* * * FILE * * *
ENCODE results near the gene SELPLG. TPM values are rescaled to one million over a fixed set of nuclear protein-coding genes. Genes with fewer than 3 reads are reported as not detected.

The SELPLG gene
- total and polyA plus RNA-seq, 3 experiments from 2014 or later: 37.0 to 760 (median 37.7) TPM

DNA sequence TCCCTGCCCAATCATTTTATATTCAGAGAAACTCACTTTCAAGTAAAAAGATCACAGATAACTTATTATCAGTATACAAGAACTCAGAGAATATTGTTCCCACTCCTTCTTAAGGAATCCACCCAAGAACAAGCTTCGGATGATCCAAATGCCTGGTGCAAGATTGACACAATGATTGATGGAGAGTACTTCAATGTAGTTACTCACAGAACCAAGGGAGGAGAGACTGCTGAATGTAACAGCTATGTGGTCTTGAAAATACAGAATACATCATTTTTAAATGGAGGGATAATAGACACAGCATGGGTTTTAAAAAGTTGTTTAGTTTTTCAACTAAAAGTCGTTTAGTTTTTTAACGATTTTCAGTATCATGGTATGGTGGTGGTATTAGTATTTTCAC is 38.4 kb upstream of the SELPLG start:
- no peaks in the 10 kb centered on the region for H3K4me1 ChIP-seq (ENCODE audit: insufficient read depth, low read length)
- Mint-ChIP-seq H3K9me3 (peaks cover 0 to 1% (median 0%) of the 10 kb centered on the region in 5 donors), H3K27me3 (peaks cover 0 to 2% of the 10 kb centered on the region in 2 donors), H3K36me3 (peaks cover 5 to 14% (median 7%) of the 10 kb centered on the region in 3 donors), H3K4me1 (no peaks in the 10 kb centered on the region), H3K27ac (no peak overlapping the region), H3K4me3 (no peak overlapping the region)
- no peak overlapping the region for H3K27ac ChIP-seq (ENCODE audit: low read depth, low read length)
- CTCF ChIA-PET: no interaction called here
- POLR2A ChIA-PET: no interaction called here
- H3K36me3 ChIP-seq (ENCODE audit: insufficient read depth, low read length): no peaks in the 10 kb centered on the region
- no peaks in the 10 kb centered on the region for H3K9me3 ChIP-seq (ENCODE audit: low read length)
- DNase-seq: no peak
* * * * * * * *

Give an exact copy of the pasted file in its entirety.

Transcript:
ENCODE results near the gene SELPLG. TPM values are rescaled to one million over a fixed set of nuclear protein-coding genes. Genes with fewer than 3 reads are reported as not detected.

The SELPLG gene
- total and polyA plus RNA-seq, 3 experiments from 2014 or later: 37.0 to 760 (median 37.7) TPM

DNA sequence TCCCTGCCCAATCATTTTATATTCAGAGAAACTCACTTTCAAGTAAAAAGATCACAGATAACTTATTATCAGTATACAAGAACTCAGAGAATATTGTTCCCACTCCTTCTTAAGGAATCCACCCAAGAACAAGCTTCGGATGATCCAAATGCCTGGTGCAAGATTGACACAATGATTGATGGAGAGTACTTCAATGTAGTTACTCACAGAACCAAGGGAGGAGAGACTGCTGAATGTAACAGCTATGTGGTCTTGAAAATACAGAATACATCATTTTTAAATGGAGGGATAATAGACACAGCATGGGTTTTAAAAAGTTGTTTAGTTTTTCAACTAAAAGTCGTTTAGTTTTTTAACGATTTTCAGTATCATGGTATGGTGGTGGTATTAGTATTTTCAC is 38.4 kb upstream of the SELPLG start:
- no peaks in the 10 kb centered on the region for H3K4me1 ChIP-seq (ENCODE audit: insufficient read depth, low read length)
- Mint-ChIP-seq H3K9me3 (peaks cover 0 to 1% (median 0%) of the 10 kb centered on the region in 5 donors), H3K27me3 (peaks cover 0 to 2% of the 10 kb centered on the region in 2 donors), H3K36me3 (peaks cover 5 to 14% (median 7%) of the 10 kb centered on the region in 3 donors), H3K4me1 (no peaks in the 10 kb centered on the region), H3K27ac (no peak overlapping the region), H3K4me3 (no peak overlapping the region)
- no peak overlapping the region for H3K27ac ChIP-seq (ENCODE audit: low read depth, low read length)
- CTCF ChIA-PET: no interaction called here
- POLR2A ChIA-PET: no interaction called here
- H3K36me3 ChIP-seq (ENCODE audit: insufficient read depth, low read length): no peaks in the 10 kb centered on the region
- no peaks in the 10 kb centered on the region for H3K9me3 ChIP-seq (ENCODE audit: low read length)
- DNase-seq: no peak